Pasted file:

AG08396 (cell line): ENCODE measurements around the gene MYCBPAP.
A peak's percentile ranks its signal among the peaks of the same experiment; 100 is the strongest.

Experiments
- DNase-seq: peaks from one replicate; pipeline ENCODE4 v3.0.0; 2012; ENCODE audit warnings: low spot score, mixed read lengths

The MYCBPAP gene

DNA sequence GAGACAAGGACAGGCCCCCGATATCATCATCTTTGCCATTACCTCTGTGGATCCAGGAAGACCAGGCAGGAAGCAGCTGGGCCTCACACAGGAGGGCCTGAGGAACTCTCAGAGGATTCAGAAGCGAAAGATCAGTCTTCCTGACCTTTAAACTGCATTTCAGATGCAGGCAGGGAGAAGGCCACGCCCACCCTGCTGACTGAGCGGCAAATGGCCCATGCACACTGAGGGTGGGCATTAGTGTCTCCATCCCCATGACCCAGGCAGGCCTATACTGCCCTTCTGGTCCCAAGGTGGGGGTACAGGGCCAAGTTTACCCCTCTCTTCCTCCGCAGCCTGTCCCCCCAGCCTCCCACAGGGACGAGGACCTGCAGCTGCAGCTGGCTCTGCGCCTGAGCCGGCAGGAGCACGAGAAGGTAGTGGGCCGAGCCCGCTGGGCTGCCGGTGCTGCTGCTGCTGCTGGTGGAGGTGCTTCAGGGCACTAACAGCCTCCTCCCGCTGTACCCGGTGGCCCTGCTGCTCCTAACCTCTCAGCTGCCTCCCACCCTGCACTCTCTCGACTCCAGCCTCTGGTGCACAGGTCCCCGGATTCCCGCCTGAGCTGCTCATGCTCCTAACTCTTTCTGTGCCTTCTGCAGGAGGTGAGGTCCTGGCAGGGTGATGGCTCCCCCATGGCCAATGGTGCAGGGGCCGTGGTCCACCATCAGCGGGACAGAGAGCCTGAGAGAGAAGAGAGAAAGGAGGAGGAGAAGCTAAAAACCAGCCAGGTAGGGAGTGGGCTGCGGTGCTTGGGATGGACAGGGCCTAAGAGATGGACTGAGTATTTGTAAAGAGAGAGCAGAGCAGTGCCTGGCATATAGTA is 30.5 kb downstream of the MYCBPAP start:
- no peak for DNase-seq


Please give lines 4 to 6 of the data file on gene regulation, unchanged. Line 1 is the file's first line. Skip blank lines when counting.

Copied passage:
- DNase-seq: peaks from one replicate; pipeline ENCODE4 v3.0.0; 2012; ENCODE audit warnings: low spot score, mixed read lengths

The MYCBPAP gene

DNA sequence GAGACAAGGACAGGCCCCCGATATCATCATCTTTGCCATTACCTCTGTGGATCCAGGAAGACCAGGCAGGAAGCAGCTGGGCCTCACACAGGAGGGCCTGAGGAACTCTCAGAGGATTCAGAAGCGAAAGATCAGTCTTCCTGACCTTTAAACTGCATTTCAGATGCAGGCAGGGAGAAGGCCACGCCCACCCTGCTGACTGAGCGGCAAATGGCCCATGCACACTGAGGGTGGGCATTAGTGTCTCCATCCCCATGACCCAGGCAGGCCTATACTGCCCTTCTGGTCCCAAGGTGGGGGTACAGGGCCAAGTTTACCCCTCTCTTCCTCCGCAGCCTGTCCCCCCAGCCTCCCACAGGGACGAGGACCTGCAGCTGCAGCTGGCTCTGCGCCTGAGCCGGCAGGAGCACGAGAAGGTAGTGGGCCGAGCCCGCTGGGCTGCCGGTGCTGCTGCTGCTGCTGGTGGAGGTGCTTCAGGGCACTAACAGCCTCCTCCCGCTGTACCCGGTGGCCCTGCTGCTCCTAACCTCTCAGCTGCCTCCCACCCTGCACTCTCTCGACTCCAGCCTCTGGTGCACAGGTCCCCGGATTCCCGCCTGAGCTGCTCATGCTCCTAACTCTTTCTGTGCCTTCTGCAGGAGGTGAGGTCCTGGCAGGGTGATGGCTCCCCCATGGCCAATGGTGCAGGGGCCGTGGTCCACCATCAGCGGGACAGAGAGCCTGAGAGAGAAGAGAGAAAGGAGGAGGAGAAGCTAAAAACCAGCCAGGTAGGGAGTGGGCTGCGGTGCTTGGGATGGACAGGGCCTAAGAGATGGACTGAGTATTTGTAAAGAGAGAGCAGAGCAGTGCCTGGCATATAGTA is 30.5 kb downstream of the MYCBPAP start: